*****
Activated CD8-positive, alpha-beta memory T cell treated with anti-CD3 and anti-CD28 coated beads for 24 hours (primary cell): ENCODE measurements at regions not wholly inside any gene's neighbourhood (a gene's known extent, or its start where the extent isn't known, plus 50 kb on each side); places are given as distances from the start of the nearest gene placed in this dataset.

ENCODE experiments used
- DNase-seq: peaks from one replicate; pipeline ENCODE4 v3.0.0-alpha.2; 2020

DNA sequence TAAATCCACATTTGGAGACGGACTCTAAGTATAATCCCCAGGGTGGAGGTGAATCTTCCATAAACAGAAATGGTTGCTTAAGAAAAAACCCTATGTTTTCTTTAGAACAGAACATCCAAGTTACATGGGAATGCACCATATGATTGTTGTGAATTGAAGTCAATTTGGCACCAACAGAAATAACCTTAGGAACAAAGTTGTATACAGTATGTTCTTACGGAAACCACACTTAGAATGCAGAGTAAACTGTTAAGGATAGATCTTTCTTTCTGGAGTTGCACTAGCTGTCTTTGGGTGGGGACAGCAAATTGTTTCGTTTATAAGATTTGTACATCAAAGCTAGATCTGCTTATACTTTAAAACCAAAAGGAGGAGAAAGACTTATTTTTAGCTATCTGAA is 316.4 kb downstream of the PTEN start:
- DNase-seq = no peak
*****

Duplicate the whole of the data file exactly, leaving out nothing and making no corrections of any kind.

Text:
Activated CD8-positive, alpha-beta memory T cell treated with anti-CD3 and anti-CD28 coated beads for 24 hours (primary cell): ENCODE measurements at regions not wholly inside any gene's neighbourhood (a gene's known extent, or its start where the extent isn't known, plus 50 kb on each side); places are given as distances from the start of the nearest gene placed in this dataset.

ENCODE experiments used
- DNase-seq: peaks from one replicate; pipeline ENCODE4 v3.0.0-alpha.2; 2020

DNA sequence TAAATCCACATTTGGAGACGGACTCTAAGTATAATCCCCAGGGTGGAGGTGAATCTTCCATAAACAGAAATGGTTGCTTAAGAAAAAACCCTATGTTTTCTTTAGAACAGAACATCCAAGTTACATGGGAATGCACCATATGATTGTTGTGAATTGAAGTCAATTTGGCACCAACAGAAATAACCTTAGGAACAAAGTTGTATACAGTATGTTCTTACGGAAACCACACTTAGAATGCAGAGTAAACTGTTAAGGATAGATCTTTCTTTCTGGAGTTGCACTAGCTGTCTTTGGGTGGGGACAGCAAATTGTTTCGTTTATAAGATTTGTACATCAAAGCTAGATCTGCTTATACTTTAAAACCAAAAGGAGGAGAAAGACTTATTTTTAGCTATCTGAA is 316.4 kb downstream of the PTEN start:
- DNase-seq = no peak